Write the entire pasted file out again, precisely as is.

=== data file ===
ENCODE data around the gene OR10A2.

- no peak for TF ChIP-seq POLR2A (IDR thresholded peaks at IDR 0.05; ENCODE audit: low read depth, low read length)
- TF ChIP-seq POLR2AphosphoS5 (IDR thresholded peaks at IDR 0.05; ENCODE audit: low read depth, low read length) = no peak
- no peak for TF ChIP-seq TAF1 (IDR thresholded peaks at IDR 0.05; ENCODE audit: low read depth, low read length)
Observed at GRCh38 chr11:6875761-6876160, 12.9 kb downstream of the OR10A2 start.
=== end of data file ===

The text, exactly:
ENCODE data around the gene OR10A2.

- no peak for TF ChIP-seq POLR2A (IDR thresholded peaks at IDR 0.05; ENCODE audit: low read depth, low read length)
- TF ChIP-seq POLR2AphosphoS5 (IDR thresholded peaks at IDR 0.05; ENCODE audit: low read depth, low read length) = no peak
- no peak for TF ChIP-seq TAF1 (IDR thresholded peaks at IDR 0.05; ENCODE audit: low read depth, low read length)
Observed at GRCh38 chr11:6875761-6876160, 12.9 kb downstream of the OR10A2 start.